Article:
by Amy Kerr Hardin
Today’s Traverse City Record-Eagle opined on a transparency issue at Northwestern Michigan College over exorbitant legal fees paid to the silk-stocking law firm Miller Canfield. At $500 an hour, the community college was charged a whopping $46,000+ by the downstate firm to guide school administrators through a number of policy, personnel and unionization issues.
Miller Canfield billed $19,000 for advice leading to a controversial e-mail sent to faculty members warning them of the possible pitfalls of allowing “third-party” collective bargaining control over their compensation. The letter had little effect — NMC employees overwhelmingly voted in favor of unionization.
The Record-Eagle is demanding full disclosure on the purpose of the remaining $27,000 paid to Miller Canfield. The law firm’s response to the paper’s Freedom of Information Act request turned-up a “heavily redacted” document that spoke little of where and how taxpayer dollars were spent. Miller Canfield attorneys invoked attorney-client privilege as reason for their heavy-handed use of the Sharpie. The Record-Eagle correctly points out that only the client may make that claim — and in the case of a public body, those rights are limited.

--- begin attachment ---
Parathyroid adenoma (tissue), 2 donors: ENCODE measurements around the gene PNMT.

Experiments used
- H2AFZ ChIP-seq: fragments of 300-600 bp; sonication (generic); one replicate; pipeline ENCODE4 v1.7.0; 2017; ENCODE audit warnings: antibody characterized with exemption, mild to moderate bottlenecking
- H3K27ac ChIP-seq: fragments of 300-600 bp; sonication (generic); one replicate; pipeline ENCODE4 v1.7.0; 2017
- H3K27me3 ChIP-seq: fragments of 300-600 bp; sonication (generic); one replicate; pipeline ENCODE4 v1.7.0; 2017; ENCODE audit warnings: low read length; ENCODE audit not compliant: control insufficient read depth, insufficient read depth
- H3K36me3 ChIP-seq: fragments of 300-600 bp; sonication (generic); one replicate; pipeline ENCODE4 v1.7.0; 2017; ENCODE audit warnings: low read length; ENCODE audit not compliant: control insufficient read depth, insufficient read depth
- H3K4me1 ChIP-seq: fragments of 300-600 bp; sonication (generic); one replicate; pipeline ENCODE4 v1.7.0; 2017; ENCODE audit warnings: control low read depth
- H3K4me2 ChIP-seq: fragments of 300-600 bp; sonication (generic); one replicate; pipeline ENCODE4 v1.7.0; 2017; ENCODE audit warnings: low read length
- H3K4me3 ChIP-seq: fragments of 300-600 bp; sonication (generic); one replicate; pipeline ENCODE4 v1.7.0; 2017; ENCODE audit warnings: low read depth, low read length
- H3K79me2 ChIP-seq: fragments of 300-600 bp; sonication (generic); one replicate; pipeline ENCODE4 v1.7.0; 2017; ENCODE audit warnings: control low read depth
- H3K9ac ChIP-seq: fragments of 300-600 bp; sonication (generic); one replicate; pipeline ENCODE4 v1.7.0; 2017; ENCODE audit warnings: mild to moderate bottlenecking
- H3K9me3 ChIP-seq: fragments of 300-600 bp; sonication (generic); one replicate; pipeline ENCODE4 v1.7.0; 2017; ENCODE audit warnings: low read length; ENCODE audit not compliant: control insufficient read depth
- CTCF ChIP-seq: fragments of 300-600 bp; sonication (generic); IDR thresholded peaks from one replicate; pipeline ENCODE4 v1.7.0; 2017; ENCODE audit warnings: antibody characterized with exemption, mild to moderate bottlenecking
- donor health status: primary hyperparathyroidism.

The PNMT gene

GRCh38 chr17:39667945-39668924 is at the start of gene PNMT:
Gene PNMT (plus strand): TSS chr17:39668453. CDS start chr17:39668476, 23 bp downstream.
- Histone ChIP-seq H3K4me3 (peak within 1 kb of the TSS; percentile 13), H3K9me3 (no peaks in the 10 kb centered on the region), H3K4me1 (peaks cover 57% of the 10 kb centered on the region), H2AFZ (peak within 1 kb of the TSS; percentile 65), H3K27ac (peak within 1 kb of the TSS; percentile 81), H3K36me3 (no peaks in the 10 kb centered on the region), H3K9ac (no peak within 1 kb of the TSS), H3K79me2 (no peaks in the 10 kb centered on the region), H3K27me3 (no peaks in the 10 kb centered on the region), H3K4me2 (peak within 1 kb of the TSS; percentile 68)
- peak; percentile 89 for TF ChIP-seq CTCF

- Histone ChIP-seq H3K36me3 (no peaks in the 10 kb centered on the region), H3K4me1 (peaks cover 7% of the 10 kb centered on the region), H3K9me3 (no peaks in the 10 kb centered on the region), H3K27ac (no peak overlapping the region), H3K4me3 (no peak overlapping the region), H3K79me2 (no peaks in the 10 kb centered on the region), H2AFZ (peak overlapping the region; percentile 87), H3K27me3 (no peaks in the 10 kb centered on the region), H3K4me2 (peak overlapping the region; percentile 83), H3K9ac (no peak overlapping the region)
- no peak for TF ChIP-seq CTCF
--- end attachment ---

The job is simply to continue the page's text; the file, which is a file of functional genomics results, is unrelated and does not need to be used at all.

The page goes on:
There’s another question to be asked here — what does Miller Canfield do with all that pretty-pretty money?
Well, a good portion of it goes to grease Michigan’s political skids, as reported by Follow the Money, they’ve showered candidates and PACs with their largess.
Make no mistake, Miller Canfield is an equal opportunity schmoozer — having spread their political influence generously on both sides of the aisle over the years.
While they certainly do seem to be covering all their bases, there is one item that should be a red flag for anyone who truly cares about education in Michigan. Miller Canfield has given $10,000 to the Great Lakes Education Project (GLEP) PAC , an organization devoted to the unfettered expansion of charter schools in Michigan.
Chad Phillips, of the Michigan Populist Blog, did some research on the organization, reporting that GLEP was launched in 2001 with funds from Dick and Betsy DeVos. Over the years, the extended family has given more than $1 million cumulatively to the effort. Other funders include Daniel Gordon of Gordon Foods, Hendrick Meijer of Meijer Inc., and Jim and John Walton of Wal-Mart. In 2006, Rick Snyder wrote them a check for $2,000.
GLEP’s primary goal at the outset was to lift the cap on the number of charter schools allowed by law in Michigan — an effort that was thwarted under the Granholm administration, but met with success under Gov. Snyder. Phillips writes that they proceeded to focus their considerable efforts on the goal “to recruit, train and fund candidates for elected office in Michigan.”
While it is still perfectly legal for Miller Canfield to indulge in such rich political spending, it remains questionable whether NMC administrators should engage the services of such a politically active law firm. This just adds to the appearance of impropriety.